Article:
Homeyard Botanical Garden was created by Maria Laetitia Kempe Homeyard in the late 1920’s. Her husband, William Newcombe Homeyard was the inventor and manufacturer of Liqufruta cough syrup. The garden was created from steeply sloping fields with a north facing aspect and the first piece of land was purchased by Mrs Homeyard a year after her husbands death. She lived in Ness Cottage at the eastern end of the gardens. The garden design was possibly influenced by various Cornish gardens, as her mother’s family owned properties in Veryan and Portscatho.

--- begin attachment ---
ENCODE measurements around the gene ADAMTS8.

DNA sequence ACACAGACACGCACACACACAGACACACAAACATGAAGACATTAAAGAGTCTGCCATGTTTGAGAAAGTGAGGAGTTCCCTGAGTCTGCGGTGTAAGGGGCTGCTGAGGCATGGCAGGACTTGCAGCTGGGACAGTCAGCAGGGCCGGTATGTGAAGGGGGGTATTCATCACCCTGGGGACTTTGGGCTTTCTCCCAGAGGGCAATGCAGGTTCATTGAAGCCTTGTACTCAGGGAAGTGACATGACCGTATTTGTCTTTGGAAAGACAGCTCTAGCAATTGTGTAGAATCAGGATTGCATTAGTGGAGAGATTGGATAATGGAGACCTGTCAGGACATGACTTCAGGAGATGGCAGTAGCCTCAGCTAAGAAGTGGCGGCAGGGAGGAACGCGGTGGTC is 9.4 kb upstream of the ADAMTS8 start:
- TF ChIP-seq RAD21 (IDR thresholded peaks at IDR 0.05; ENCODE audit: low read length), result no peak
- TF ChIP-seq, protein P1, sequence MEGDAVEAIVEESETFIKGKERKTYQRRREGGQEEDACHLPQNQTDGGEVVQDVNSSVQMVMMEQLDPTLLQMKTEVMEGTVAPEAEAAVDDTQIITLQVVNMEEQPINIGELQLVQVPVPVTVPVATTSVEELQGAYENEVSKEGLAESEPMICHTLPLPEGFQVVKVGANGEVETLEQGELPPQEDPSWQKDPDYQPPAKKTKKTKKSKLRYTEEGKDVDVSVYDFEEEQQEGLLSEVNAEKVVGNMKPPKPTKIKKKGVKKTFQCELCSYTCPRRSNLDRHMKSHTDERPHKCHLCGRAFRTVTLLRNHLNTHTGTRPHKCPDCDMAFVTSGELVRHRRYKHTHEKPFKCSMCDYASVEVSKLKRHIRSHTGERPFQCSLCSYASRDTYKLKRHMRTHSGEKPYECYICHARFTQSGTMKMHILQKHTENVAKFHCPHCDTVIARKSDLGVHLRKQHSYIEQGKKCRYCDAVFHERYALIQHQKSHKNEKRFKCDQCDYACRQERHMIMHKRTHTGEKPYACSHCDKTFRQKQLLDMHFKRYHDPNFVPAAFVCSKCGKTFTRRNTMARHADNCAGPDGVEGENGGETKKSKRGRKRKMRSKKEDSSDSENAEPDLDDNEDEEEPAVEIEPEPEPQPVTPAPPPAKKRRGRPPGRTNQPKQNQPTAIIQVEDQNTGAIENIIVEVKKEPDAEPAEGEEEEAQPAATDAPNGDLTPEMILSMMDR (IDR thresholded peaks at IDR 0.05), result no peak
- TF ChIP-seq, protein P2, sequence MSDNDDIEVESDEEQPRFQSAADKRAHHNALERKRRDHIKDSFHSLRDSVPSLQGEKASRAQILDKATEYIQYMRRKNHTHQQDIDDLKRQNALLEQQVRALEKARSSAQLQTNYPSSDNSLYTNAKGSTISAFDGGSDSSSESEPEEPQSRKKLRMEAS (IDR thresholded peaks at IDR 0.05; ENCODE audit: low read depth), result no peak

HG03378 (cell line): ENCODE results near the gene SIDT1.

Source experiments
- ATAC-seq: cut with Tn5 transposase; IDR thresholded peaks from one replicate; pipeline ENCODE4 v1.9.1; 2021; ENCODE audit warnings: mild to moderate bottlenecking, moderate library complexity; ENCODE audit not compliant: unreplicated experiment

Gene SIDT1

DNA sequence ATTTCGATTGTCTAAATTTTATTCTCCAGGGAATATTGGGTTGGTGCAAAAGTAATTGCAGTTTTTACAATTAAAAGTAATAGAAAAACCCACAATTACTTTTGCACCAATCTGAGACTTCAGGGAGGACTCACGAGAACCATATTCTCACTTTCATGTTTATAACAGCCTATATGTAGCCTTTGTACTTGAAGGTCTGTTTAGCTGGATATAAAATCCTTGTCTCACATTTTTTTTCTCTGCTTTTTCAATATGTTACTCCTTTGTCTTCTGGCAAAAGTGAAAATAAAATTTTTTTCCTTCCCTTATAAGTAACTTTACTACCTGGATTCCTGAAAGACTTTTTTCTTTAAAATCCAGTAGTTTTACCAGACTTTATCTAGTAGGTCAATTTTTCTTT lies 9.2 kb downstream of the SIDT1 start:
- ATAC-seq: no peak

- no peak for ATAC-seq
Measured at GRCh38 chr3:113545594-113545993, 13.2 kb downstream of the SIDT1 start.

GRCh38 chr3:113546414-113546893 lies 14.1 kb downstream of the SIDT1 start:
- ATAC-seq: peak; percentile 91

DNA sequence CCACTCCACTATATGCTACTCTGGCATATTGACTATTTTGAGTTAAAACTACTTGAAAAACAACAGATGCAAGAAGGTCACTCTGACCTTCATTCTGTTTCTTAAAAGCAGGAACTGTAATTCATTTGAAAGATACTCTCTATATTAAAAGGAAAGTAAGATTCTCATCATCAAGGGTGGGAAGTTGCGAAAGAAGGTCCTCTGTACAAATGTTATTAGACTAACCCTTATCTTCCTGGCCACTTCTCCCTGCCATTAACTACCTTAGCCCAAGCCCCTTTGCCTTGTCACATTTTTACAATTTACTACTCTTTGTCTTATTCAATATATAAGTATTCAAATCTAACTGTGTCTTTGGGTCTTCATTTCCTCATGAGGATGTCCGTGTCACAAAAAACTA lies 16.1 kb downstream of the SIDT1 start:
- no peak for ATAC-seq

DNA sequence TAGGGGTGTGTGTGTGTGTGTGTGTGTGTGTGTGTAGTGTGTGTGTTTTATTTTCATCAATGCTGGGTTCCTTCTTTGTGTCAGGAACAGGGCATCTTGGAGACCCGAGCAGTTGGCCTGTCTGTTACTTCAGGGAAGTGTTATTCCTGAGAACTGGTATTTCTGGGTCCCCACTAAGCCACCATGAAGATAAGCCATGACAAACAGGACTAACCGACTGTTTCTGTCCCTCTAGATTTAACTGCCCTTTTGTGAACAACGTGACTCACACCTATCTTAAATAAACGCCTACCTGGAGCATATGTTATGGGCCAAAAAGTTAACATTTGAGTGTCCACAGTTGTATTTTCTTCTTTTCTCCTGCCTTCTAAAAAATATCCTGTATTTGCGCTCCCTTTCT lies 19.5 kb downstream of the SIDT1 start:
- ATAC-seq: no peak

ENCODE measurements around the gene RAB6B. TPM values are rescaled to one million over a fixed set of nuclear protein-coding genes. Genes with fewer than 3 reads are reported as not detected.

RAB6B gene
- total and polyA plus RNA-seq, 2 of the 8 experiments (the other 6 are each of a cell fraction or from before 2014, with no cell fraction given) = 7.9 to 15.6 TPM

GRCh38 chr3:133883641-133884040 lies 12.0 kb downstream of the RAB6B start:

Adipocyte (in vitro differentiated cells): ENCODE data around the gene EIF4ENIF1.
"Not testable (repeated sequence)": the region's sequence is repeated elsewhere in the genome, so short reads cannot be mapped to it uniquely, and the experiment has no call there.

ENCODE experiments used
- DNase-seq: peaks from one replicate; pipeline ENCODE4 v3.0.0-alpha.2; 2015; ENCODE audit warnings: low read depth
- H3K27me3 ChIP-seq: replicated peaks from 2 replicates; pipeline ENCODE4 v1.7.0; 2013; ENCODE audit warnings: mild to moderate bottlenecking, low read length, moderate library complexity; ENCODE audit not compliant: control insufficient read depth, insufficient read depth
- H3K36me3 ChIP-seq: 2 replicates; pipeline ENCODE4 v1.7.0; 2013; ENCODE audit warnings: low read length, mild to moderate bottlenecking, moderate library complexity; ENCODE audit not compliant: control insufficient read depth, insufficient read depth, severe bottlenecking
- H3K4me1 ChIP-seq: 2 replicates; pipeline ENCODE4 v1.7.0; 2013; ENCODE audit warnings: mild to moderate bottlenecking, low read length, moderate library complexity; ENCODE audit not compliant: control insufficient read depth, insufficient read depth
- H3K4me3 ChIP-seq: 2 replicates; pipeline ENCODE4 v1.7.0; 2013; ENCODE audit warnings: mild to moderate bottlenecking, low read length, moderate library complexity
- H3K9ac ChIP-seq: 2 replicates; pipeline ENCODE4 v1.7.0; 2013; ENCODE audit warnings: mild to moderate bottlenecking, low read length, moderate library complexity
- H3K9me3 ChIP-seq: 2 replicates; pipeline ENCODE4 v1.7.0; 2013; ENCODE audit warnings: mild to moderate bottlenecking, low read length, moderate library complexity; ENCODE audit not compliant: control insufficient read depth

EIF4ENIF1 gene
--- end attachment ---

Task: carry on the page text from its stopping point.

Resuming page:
The main feature of the gardens is the series of paths and terraces, offering glorious views of Teignmouth and beyond, with a Cupressus macrocarpa avenue leading down to a spring-fed pond. A sham castle was built in 1931 and was once used as a summer house. Now, sadly it is in a dilapidated state. Mrs Homeyard died in 1944, and in 1950 Teignmouth Town Council purchased the gardens from the Public Trustee. The gardens were officially opened in 1955. In the early 1990’s a Friends group was established and has cleared and restocked the pond, and published a leaflet on the history of the garden. Work in the gardens from 1995 to 2000 has seen the removal of the Cupressus macrocarpa avenue and the thinning of the dense screen planting along the garden boundary with Horse Lane. These works have provided considerably more light to this part of the garden. The maintenance of hard landscape features is ongoing and since 1997 the main flight of steps through the garden from Torquay Road were reconstructed.